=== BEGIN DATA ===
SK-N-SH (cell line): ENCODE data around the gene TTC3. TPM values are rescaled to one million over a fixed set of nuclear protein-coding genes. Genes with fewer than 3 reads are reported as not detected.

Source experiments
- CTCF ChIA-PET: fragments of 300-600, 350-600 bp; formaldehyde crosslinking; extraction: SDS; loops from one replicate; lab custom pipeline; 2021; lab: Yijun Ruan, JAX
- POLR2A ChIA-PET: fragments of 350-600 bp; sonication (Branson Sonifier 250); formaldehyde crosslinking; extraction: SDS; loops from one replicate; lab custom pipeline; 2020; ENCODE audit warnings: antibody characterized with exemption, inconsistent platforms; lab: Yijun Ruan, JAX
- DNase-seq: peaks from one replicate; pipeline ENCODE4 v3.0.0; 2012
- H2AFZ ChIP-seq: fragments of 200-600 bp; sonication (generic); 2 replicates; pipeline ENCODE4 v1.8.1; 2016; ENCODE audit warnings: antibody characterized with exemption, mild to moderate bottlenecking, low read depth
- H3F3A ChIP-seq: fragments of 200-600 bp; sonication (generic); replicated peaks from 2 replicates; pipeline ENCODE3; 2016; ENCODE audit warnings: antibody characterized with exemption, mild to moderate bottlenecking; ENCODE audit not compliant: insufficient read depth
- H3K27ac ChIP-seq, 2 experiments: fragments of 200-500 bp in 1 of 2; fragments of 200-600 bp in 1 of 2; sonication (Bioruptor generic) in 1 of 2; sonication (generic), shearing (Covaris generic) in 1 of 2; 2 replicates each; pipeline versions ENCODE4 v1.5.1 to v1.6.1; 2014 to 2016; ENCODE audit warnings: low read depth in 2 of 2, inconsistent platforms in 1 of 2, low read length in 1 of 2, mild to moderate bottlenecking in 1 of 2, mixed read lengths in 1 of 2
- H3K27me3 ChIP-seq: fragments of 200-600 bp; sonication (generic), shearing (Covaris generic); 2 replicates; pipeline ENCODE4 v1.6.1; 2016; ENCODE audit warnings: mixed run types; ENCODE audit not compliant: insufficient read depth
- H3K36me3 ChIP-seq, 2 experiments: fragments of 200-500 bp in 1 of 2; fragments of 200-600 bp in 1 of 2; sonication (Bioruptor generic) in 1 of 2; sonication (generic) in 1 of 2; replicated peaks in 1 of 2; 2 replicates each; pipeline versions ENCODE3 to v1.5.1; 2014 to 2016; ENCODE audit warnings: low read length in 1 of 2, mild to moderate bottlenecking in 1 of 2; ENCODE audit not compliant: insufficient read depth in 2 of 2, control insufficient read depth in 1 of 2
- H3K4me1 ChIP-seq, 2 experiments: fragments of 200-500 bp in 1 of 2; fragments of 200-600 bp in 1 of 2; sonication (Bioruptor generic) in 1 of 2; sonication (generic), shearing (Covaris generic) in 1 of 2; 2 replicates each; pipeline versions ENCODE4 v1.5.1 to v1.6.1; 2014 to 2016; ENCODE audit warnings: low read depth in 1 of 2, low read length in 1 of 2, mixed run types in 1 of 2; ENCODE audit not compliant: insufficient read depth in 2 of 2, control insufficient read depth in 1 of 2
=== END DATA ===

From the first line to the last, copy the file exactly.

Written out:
SK-N-SH (cell line): ENCODE data around the gene TTC3. TPM values are rescaled to one million over a fixed set of nuclear protein-coding genes. Genes with fewer than 3 reads are reported as not detected.

Source experiments
- CTCF ChIA-PET: fragments of 300-600, 350-600 bp; formaldehyde crosslinking; extraction: SDS; loops from one replicate; lab custom pipeline; 2021; lab: Yijun Ruan, JAX
- POLR2A ChIA-PET: fragments of 350-600 bp; sonication (Branson Sonifier 250); formaldehyde crosslinking; extraction: SDS; loops from one replicate; lab custom pipeline; 2020; ENCODE audit warnings: antibody characterized with exemption, inconsistent platforms; lab: Yijun Ruan, JAX
- DNase-seq: peaks from one replicate; pipeline ENCODE4 v3.0.0; 2012
- H2AFZ ChIP-seq: fragments of 200-600 bp; sonication (generic); 2 replicates; pipeline ENCODE4 v1.8.1; 2016; ENCODE audit warnings: antibody characterized with exemption, mild to moderate bottlenecking, low read depth
- H3F3A ChIP-seq: fragments of 200-600 bp; sonication (generic); replicated peaks from 2 replicates; pipeline ENCODE3; 2016; ENCODE audit warnings: antibody characterized with exemption, mild to moderate bottlenecking; ENCODE audit not compliant: insufficient read depth
- H3K27ac ChIP-seq, 2 experiments: fragments of 200-500 bp in 1 of 2; fragments of 200-600 bp in 1 of 2; sonication (Bioruptor generic) in 1 of 2; sonication (generic), shearing (Covaris generic) in 1 of 2; 2 replicates each; pipeline versions ENCODE4 v1.5.1 to v1.6.1; 2014 to 2016; ENCODE audit warnings: low read depth in 2 of 2, inconsistent platforms in 1 of 2, low read length in 1 of 2, mild to moderate bottlenecking in 1 of 2, mixed read lengths in 1 of 2
- H3K27me3 ChIP-seq: fragments of 200-600 bp; sonication (generic), shearing (Covaris generic); 2 replicates; pipeline ENCODE4 v1.6.1; 2016; ENCODE audit warnings: mixed run types; ENCODE audit not compliant: insufficient read depth
- H3K36me3 ChIP-seq, 2 experiments: fragments of 200-500 bp in 1 of 2; fragments of 200-600 bp in 1 of 2; sonication (Bioruptor generic) in 1 of 2; sonication (generic) in 1 of 2; replicated peaks in 1 of 2; 2 replicates each; pipeline versions ENCODE3 to v1.5.1; 2014 to 2016; ENCODE audit warnings: low read length in 1 of 2, mild to moderate bottlenecking in 1 of 2; ENCODE audit not compliant: insufficient read depth in 2 of 2, control insufficient read depth in 1 of 2
- H3K4me1 ChIP-seq, 2 experiments: fragments of 200-500 bp in 1 of 2; fragments of 200-600 bp in 1 of 2; sonication (Bioruptor generic) in 1 of 2; sonication (generic), shearing (Covaris generic) in 1 of 2; 2 replicates each; pipeline versions ENCODE4 v1.5.1 to v1.6.1; 2014 to 2016; ENCODE audit warnings: low read depth in 1 of 2, low read length in 1 of 2, mixed run types in 1 of 2; ENCODE audit not compliant: insufficient read depth in 2 of 2, control insufficient read depth in 1 of 2